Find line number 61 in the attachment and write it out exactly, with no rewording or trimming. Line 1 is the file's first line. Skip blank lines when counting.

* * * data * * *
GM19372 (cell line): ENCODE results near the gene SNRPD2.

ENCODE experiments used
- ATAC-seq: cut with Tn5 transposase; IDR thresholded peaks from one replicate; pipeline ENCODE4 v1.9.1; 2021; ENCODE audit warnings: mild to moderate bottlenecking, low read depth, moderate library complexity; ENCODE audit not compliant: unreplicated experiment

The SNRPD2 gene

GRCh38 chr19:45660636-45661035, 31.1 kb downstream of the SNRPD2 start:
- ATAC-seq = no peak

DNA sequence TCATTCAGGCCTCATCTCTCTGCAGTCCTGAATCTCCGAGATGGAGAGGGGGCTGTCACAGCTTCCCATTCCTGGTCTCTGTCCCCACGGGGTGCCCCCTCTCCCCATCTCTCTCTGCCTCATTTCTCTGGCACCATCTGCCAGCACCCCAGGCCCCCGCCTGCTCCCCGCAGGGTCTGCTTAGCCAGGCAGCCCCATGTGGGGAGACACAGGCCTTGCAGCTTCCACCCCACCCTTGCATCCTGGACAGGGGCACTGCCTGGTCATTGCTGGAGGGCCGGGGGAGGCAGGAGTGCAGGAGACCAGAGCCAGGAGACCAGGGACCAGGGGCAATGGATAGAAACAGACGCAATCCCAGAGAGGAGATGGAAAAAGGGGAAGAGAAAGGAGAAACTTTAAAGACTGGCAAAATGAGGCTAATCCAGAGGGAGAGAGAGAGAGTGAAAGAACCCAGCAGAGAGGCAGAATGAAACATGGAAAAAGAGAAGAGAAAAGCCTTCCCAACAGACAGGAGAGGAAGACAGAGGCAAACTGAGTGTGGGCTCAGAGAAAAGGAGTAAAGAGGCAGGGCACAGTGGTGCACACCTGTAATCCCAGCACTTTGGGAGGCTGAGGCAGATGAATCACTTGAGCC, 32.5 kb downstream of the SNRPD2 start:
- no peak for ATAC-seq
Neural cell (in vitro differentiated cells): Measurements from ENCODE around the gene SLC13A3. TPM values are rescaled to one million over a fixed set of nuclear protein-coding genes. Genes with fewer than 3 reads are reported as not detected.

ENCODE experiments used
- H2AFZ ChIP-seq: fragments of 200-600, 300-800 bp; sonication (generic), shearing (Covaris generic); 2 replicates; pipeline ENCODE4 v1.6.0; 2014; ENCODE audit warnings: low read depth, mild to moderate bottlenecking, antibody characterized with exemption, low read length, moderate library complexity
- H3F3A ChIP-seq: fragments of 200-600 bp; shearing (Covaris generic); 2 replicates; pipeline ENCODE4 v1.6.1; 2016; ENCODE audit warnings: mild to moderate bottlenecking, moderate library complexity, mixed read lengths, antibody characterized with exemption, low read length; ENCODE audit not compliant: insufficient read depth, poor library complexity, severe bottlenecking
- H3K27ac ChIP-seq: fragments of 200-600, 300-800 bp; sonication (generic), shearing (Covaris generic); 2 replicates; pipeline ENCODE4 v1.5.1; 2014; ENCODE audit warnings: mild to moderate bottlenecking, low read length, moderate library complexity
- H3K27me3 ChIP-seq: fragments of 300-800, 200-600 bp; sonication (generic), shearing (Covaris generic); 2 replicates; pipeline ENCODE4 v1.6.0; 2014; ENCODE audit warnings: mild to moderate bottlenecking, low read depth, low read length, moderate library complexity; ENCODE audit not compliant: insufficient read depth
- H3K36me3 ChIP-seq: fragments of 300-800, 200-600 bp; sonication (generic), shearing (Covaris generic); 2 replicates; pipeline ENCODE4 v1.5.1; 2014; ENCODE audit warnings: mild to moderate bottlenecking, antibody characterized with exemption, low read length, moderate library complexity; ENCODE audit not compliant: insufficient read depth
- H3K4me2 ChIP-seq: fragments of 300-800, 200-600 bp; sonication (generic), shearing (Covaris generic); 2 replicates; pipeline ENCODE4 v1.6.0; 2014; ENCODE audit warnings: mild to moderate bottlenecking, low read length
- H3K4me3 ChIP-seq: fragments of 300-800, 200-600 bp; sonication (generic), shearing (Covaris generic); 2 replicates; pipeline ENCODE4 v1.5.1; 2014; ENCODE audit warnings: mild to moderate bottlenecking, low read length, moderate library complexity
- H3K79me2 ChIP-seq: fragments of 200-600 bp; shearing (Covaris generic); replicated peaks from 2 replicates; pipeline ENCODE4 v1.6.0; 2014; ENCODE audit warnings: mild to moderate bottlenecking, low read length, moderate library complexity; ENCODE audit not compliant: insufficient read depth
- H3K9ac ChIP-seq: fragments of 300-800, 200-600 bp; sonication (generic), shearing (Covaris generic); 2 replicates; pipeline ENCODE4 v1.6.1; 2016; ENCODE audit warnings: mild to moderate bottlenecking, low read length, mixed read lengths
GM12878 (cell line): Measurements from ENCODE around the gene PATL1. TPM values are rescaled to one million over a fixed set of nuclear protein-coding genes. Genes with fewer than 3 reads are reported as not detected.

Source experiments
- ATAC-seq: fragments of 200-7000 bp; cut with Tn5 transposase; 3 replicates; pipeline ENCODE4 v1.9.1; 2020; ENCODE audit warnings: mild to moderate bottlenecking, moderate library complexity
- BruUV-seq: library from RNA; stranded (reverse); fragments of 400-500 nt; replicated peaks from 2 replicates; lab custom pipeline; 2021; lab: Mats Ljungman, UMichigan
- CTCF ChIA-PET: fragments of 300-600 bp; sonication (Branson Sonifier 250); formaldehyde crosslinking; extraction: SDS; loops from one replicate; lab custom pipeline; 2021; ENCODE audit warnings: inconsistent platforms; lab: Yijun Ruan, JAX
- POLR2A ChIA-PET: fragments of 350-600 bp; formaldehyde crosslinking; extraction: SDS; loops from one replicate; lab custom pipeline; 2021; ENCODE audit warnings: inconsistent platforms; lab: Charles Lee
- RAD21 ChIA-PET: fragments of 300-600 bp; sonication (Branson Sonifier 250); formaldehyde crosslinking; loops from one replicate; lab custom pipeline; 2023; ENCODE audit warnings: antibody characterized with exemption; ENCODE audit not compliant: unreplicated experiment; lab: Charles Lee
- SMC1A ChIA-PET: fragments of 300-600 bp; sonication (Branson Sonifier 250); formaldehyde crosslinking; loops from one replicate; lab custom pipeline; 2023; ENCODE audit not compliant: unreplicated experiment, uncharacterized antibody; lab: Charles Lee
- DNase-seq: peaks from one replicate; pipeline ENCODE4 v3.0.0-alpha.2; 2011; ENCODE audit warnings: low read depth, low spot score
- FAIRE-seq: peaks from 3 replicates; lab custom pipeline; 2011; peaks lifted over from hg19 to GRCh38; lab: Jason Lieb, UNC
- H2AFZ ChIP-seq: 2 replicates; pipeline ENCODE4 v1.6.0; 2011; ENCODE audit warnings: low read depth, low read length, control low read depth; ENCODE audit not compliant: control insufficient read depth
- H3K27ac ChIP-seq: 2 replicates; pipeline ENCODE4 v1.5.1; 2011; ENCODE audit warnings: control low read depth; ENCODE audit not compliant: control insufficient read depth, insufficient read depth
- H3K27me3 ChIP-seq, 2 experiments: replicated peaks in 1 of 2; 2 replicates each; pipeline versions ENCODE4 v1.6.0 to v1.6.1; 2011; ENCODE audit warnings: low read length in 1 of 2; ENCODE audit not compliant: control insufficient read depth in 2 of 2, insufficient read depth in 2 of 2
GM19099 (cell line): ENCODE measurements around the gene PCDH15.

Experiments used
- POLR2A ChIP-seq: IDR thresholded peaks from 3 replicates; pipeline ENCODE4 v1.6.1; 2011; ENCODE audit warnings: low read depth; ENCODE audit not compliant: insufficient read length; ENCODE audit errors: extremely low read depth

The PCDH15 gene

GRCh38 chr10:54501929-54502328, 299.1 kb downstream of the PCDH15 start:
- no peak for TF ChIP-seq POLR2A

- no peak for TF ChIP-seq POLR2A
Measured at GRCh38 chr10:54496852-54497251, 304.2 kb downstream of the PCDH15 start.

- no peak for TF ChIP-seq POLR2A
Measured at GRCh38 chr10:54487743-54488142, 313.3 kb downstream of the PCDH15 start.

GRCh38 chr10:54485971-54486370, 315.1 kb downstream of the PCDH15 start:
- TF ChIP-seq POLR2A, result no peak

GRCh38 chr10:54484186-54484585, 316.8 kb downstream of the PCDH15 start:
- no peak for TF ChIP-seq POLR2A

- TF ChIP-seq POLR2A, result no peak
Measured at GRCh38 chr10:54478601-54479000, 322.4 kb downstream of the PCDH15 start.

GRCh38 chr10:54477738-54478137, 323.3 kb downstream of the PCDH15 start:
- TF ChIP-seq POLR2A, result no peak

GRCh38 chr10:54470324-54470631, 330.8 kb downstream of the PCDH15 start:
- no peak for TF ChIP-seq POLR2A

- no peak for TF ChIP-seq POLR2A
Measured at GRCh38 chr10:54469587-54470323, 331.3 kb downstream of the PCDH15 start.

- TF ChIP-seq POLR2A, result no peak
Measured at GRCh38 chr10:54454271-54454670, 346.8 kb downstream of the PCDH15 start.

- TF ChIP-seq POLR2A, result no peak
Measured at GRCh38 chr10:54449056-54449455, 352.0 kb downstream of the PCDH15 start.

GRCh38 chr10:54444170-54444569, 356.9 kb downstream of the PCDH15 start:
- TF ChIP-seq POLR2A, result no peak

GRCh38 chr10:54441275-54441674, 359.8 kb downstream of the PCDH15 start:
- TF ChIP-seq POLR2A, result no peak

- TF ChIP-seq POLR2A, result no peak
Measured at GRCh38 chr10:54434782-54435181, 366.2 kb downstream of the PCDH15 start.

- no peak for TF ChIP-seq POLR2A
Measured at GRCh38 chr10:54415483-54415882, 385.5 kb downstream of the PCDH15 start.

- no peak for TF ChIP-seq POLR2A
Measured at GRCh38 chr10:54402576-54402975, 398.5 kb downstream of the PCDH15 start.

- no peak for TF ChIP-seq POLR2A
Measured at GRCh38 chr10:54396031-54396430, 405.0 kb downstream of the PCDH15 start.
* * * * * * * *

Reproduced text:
GRCh38 chr10:54441275-54441674, 359.8 kb downstream of the PCDH15 start: